Daniel Noll and Audrey Scott, the husband-and-wife digital storytelling and photography team behind Uncornered Market, talk to us today about getting their start in the travel industry and how they’ve developed their niche in the blogging world. Their story is certainly an inspiration!
Let’s start at the beginning. How did you pay for your first year of traveling around the world and when did you decide you weren’t going to stop?
We were living and working in Prague, Czech Republic for five years before starting this trip and saved enough money during that time by living simply to travel for around 12-18 months. Unexpectedly, about a month into our trip (late 2006/early 2007) some freelance writing and photography work fell into our laps through a friend of a friend. That’s when we realized that we could extend the life of the trip by continuing to travel simply and pick up some freelance work. Over time, the nature of that freelance work has changed as market rates for online content dropped and our blog grew.
There wasn’t an exact date when we decided we weren’t going to stop. It was more the realization that we didn’t have any obligations forcing us to have an end date and so we just kept pushing travel dates back until it became a lifestyle.
What kind of writing and photography experience did either of you have before you became full-time bloggers?
In full disclosure, not very much. We were working in traditional desk jobs in Prague without much creativity in our professional lives. To fill this void we took some photography classes and a couple of online and on location writing courses. One of the reasons why we embarked on this “creative sabbatical” of a journey was to better hone these skills and use our blog as a portfolio for this kind of work.
Take us through the progression of income: how did you first start making any money from Uncornered Market and how are you doing now?
When we first began our journey we didn’t think of making money at all on this trip, much less from our blog. We were fortunate to secure an advertisement/sponsorship project in early 2008 with Sony, but we didn’t focus on monetizing the blog and brand until later in 2010. After we built up a bit of an audience, we began taking direct advertising and sponsorship. More recently, we’ve started doing more consulting (e.g., with the United Nations Foundation-backed GSTC) and speaking engagements.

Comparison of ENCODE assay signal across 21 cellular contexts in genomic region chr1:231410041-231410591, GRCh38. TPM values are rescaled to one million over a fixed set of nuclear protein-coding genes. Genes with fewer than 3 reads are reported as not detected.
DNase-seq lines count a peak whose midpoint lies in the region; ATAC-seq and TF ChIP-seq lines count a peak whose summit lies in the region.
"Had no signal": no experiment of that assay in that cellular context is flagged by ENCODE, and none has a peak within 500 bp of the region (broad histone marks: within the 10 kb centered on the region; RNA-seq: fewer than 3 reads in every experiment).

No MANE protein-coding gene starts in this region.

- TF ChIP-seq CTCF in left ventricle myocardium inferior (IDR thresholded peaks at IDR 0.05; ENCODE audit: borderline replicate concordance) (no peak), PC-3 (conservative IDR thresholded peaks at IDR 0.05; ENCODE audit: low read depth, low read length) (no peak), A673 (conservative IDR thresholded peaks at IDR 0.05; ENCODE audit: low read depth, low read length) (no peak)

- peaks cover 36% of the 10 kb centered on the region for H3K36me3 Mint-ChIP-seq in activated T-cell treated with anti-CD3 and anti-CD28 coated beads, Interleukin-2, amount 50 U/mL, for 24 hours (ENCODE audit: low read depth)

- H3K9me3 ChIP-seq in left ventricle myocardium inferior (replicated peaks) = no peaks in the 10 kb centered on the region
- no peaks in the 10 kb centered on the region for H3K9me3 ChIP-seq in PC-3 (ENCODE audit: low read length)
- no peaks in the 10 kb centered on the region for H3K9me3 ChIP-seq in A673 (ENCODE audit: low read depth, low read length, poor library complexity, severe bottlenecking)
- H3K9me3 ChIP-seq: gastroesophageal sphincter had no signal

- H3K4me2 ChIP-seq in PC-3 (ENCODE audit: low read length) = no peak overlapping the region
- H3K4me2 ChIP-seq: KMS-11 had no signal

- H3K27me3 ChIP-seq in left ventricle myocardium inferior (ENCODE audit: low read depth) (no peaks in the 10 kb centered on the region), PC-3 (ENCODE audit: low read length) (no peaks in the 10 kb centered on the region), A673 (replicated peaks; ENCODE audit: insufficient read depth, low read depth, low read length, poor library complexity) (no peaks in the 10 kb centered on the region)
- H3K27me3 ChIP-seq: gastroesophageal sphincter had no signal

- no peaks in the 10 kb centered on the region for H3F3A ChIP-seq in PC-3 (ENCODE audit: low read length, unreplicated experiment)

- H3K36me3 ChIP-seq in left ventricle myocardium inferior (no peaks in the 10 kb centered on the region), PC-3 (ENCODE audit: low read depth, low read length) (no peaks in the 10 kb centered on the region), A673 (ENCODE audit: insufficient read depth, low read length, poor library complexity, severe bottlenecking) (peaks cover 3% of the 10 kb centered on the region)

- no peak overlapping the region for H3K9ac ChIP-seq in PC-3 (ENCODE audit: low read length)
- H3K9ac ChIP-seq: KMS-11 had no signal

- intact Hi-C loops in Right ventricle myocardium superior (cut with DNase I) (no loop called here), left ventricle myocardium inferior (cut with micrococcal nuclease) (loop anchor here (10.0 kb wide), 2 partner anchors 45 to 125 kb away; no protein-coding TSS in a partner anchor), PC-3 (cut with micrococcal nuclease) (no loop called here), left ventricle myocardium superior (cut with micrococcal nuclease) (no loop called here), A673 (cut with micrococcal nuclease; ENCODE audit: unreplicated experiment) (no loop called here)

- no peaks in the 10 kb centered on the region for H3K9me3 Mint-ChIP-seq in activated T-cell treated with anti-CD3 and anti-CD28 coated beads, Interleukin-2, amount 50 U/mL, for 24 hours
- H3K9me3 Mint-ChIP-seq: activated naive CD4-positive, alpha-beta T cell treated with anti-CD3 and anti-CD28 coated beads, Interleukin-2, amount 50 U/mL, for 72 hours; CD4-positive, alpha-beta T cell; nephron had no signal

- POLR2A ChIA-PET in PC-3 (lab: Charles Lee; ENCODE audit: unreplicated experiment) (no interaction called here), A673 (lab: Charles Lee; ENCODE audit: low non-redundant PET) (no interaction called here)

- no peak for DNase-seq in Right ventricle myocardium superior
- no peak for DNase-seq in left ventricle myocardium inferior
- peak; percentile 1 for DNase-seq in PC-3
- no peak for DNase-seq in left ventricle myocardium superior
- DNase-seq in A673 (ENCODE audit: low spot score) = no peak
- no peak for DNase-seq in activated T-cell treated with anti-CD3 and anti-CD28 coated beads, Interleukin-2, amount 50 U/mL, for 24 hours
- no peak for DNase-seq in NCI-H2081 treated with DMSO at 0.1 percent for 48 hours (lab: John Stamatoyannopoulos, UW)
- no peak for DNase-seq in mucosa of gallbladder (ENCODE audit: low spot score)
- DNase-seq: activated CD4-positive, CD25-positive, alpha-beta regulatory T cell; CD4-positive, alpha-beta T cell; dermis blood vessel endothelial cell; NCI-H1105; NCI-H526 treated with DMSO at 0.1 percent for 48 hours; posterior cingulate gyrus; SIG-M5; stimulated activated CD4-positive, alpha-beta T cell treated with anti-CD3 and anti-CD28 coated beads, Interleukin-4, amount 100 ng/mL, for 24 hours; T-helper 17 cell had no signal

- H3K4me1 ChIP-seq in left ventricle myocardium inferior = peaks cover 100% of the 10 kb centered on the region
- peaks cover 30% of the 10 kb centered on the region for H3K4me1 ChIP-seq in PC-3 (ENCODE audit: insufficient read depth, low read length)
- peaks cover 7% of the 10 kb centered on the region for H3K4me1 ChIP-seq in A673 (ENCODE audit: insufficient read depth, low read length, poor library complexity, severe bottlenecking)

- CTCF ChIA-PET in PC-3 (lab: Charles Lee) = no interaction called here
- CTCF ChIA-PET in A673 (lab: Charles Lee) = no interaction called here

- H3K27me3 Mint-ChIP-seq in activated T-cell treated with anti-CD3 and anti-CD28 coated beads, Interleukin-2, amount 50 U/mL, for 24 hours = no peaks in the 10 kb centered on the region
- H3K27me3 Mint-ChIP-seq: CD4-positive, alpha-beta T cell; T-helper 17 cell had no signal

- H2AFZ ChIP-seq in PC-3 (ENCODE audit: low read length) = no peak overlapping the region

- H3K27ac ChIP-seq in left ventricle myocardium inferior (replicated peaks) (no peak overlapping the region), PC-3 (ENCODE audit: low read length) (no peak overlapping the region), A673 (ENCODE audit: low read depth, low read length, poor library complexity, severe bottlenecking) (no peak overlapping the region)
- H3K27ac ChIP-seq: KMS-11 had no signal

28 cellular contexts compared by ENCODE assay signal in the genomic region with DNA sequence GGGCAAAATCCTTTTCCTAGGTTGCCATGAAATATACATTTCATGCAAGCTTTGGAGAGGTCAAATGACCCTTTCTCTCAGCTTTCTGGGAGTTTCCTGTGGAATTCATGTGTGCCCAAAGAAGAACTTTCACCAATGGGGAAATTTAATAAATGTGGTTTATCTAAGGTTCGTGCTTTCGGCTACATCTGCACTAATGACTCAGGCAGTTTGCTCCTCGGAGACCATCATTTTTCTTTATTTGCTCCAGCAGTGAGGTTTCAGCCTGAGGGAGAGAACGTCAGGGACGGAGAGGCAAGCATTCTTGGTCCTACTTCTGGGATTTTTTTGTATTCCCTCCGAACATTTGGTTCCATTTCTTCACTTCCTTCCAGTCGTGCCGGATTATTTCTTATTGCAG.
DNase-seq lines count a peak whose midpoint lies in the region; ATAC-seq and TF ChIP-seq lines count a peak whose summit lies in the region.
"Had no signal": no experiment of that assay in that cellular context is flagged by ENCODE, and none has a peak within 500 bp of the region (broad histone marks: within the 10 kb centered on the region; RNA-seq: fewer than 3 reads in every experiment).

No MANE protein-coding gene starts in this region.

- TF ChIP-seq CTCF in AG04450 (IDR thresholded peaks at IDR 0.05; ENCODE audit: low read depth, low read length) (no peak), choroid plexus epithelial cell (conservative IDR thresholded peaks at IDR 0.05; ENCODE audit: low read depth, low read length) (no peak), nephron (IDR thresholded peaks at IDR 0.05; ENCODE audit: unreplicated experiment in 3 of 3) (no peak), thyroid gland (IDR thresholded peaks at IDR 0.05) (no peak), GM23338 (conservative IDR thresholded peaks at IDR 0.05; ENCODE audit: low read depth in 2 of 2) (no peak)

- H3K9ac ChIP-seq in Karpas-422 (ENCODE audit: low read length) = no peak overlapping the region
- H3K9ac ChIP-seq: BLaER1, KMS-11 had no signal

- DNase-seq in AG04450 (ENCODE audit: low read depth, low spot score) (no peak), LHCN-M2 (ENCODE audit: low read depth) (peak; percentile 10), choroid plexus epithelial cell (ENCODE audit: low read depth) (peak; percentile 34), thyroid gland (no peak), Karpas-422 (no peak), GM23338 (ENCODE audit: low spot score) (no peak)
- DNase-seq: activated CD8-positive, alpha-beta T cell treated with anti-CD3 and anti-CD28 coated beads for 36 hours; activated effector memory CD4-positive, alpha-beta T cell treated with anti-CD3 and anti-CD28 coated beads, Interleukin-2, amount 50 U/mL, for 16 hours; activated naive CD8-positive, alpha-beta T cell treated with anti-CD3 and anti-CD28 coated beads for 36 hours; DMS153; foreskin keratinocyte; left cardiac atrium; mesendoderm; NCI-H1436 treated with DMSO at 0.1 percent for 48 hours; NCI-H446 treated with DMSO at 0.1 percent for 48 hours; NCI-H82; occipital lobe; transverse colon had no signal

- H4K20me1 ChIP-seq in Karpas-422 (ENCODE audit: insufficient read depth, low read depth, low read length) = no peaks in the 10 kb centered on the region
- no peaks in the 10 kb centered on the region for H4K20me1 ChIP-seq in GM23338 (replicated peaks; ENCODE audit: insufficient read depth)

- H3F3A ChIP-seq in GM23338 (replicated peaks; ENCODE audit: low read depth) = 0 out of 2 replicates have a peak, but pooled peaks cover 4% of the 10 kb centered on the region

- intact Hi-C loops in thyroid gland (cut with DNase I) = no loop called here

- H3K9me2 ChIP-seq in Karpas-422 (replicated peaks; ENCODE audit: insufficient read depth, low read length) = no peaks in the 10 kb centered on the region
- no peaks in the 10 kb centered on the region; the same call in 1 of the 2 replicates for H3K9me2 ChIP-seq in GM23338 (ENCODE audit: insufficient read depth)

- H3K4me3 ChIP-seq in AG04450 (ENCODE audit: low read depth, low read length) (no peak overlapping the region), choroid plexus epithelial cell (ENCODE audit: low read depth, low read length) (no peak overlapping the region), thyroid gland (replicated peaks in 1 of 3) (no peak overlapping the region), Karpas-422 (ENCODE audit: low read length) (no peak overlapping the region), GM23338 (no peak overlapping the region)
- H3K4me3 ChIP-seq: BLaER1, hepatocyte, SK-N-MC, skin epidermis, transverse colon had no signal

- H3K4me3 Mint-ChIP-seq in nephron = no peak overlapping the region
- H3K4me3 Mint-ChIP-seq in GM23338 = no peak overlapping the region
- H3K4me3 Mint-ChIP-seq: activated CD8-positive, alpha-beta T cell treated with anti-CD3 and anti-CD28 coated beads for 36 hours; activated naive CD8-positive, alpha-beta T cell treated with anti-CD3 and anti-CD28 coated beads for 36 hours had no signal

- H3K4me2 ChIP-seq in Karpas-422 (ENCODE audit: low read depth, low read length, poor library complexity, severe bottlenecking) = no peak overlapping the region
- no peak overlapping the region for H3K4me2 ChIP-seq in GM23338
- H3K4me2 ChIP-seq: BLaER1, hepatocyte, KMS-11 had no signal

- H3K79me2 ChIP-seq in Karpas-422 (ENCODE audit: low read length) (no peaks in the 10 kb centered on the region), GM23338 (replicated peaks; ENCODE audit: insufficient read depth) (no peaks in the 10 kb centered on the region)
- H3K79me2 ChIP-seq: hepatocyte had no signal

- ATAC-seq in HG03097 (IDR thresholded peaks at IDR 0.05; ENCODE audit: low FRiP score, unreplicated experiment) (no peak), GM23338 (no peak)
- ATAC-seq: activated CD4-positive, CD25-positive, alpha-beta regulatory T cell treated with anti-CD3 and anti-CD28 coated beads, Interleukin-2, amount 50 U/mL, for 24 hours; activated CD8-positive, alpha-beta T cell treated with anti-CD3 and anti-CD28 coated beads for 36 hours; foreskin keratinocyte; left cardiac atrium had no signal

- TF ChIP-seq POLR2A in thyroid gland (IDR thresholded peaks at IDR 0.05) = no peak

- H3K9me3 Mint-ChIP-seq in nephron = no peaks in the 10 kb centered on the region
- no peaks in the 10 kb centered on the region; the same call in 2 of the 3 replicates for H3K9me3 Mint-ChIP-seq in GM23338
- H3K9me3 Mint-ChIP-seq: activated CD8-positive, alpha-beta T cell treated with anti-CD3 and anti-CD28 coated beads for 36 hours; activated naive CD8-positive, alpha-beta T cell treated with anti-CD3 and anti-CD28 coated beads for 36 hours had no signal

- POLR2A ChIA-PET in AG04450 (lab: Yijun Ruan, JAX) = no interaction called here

I know the “Wanderers in Residence” program that G Adventures set up has been a big success for both them and the participating bloggers. How did you get involved in that and how does it work?
In early 2010 we took a tour to Antarctica with G Adventures. It was a last minute decision and we paid for it on our own, but we contacted them to see if they would be interested in cooperating during the trip. We really enjoyed the tour and the cooperation with G Adventures. They must have had a good experience working with us and saw the return as they reached out at the end of 2010 to invite us to be part of the inaugural group of Wanderers in Residence.
The WIR program originally started out as a sort of select group of bloggers going on different G Adventures trips and blogging about their experience. In the last yea it’s changed into more of a brand ambassador program. WIRs are not only going on G Adventures tours but we speak at G Adventures events (e.g., Future of Tourism) and at conferences showcasing the program, and we work together on co-branded tours and projects.
Most long-term travelers who are working from the road struggle with time management and the social media demands of hyper-connectivity. Balancing full attention in the moment with online posting and communication. What advice do you give to digital nomads?
This is something we still have not perfected. If we’re going to stay in one location a while we’ll focus on doing work in the early morning and very late evening (depending on the time zone) with a healthy dose of exploration in between. We often take notes and photos while we’re exploring, but we’ll synthesize them and share them when we’re either back at our hotel or taking a break at a café. The goal is to interact online in dedicated blocks of time so that social media doesn’t distract us from observing and taking in what’s going on around us. Easier said than done, of course.
During my first trip around the world, my then-girlfriend (now wife) and I had to split up for a week at the 6-month point to give ourselves a break from each other. How do you keep from getting on each others’ nerves when you’re together 24/7 and have so many little decisions to argue about on the road?
We’re human, so we still get on one another’s nerves. When we’re in full on travel mode we do pretty well as we’ve developed some good habits and coping mechanisms, including sharing the burden of logistics planning (something we both don’t like to do) and finding ways to create mental space when there is no physical space. Where it really gets tough is that we are not only travel partners but also business partners. The trick is not allowing professional and personal lives to bleed together entirely, and to maintain individuality. Having said that, we believe that when we work together, the end product is that much better.
Daniel Noll and Audrey Scott co-own and run the blog Uncornered Market. They travel deep and off-beat, aiming to connect the world through people, food and adventure. Five years and 70 countries later, they are still going…and still married.
Interview conducted in September, 2012 by Tim Leffel and edited by Kristin Mock.